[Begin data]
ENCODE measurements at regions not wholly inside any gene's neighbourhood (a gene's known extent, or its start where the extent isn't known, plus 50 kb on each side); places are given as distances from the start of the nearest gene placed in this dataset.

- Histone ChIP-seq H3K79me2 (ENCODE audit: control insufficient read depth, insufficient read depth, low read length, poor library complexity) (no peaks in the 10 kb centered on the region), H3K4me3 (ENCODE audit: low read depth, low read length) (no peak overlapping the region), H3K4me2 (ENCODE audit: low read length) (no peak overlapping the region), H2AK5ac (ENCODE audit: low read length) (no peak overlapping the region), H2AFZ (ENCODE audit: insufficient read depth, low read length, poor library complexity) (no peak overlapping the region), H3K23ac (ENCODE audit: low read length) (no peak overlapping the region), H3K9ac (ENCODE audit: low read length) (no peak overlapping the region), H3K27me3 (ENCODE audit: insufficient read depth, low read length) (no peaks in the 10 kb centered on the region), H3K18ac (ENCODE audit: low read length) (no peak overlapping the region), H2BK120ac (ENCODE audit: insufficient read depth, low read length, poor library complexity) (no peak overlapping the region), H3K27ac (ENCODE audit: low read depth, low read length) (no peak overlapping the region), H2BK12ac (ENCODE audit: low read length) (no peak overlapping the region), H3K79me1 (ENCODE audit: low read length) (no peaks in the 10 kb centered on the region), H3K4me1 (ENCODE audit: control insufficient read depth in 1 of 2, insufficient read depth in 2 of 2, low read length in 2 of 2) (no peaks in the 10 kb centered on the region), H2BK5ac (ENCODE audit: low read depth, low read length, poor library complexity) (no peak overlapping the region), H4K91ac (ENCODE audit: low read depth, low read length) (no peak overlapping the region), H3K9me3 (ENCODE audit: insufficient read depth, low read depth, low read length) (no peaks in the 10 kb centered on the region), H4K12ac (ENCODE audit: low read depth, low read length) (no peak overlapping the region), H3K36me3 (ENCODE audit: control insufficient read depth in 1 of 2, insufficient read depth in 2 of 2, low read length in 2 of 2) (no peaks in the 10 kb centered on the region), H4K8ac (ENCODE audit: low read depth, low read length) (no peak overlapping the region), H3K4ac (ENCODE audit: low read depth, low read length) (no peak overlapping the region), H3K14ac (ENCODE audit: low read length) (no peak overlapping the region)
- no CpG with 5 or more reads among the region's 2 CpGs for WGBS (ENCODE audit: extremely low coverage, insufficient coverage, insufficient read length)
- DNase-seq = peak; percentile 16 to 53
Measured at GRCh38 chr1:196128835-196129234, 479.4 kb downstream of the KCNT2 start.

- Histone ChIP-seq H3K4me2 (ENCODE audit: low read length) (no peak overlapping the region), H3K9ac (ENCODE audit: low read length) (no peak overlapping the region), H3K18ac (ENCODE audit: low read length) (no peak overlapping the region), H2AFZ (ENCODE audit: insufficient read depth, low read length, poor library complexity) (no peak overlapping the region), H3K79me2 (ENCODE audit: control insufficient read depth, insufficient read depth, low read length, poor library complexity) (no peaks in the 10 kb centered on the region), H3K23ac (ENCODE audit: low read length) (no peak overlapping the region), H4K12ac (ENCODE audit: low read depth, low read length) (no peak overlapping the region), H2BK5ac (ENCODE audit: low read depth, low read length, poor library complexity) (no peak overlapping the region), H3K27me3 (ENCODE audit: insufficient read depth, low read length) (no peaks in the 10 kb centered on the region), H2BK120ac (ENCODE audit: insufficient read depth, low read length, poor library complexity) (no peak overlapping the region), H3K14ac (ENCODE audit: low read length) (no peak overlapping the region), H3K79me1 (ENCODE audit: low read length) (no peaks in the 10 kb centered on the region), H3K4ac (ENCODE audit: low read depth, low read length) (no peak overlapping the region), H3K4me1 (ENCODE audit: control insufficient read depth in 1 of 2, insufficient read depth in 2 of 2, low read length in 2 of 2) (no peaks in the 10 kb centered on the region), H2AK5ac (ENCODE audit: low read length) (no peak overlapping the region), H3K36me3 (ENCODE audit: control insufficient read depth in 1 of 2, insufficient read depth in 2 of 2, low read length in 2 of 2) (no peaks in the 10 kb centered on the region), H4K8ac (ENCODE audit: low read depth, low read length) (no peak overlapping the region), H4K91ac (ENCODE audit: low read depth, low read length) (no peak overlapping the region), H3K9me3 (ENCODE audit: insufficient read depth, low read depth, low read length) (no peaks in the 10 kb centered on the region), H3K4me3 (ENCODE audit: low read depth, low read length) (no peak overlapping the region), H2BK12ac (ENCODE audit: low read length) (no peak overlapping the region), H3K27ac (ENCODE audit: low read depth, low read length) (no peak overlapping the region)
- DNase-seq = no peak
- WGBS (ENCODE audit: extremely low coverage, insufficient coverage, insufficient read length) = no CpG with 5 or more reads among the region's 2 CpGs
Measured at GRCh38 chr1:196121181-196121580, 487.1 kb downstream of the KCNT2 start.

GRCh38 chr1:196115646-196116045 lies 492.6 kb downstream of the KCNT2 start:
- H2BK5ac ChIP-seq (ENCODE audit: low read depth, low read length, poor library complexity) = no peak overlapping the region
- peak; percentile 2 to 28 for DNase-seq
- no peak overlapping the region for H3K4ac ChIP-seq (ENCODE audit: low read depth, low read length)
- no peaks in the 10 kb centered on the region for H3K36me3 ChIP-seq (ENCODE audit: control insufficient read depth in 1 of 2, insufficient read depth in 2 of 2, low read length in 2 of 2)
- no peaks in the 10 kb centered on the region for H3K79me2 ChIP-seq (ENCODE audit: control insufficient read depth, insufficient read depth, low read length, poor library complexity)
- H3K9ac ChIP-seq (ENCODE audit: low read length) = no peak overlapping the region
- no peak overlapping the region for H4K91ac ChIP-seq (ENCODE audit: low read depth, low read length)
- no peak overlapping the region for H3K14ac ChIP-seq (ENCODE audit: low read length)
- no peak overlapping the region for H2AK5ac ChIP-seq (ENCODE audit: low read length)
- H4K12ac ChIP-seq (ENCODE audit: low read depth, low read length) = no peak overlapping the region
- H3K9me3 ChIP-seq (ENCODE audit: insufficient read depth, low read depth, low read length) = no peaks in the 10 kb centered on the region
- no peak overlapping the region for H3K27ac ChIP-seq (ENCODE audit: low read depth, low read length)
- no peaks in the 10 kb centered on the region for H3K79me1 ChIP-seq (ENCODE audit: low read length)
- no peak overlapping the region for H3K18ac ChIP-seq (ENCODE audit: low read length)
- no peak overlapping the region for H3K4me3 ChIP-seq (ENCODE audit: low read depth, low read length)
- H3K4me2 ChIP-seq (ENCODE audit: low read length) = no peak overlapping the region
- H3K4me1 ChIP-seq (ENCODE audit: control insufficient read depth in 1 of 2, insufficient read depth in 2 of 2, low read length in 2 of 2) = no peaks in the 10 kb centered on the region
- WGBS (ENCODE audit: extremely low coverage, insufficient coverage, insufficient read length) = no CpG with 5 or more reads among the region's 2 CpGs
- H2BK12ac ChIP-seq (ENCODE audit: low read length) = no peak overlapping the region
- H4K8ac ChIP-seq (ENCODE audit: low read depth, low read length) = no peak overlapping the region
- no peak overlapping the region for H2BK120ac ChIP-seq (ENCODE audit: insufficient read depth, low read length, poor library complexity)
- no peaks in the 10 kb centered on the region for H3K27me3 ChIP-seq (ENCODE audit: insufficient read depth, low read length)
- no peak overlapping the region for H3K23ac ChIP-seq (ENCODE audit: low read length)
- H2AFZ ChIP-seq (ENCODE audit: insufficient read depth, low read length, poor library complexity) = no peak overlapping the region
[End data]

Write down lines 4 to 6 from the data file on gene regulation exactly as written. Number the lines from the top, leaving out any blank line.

- DNase-seq = peak; percentile 16 to 53
Measured at GRCh38 chr1:196128835-196129234, 479.4 kb downstream of the KCNT2 start.

- Histone ChIP-seq H3K4me2 (ENCODE audit: low read length) (no peak overlapping the region), H3K9ac (ENCODE audit: low read length) (no peak overlapping the region), H3K18ac (ENCODE audit: low read length) (no peak overlapping the region), H2AFZ (ENCODE audit: insufficient read depth, low read length, poor library complexity) (no peak overlapping the region), H3K79me2 (ENCODE audit: control insufficient read depth, insufficient read depth, low read length, poor library complexity) (no peaks in the 10 kb centered on the region), H3K23ac (ENCODE audit: low read length) (no peak overlapping the region), H4K12ac (ENCODE audit: low read depth, low read length) (no peak overlapping the region), H2BK5ac (ENCODE audit: low read depth, low read length, poor library complexity) (no peak overlapping the region), H3K27me3 (ENCODE audit: insufficient read depth, low read length) (no peaks in the 10 kb centered on the region), H2BK120ac (ENCODE audit: insufficient read depth, low read length, poor library complexity) (no peak overlapping the region), H3K14ac (ENCODE audit: low read length) (no peak overlapping the region), H3K79me1 (ENCODE audit: low read length) (no peaks in the 10 kb centered on the region), H3K4ac (ENCODE audit: low read depth, low read length) (no peak overlapping the region), H3K4me1 (ENCODE audit: control insufficient read depth in 1 of 2, insufficient read depth in 2 of 2, low read length in 2 of 2) (no peaks in the 10 kb centered on the region), H2AK5ac (ENCODE audit: low read length) (no peak overlapping the region), H3K36me3 (ENCODE audit: control insufficient read depth in 1 of 2, insufficient read depth in 2 of 2, low read length in 2 of 2) (no peaks in the 10 kb centered on the region), H4K8ac (ENCODE audit: low read depth, low read length) (no peak overlapping the region), H4K91ac (ENCODE audit: low read depth, low read length) (no peak overlapping the region), H3K9me3 (ENCODE audit: insufficient read depth, low read depth, low read length) (no peaks in the 10 kb centered on the region), H3K4me3 (ENCODE audit: low read depth, low read length) (no peak overlapping the region), H2BK12ac (ENCODE audit: low read length) (no peak overlapping the region), H3K27ac (ENCODE audit: low read depth, low read length) (no peak overlapping the region)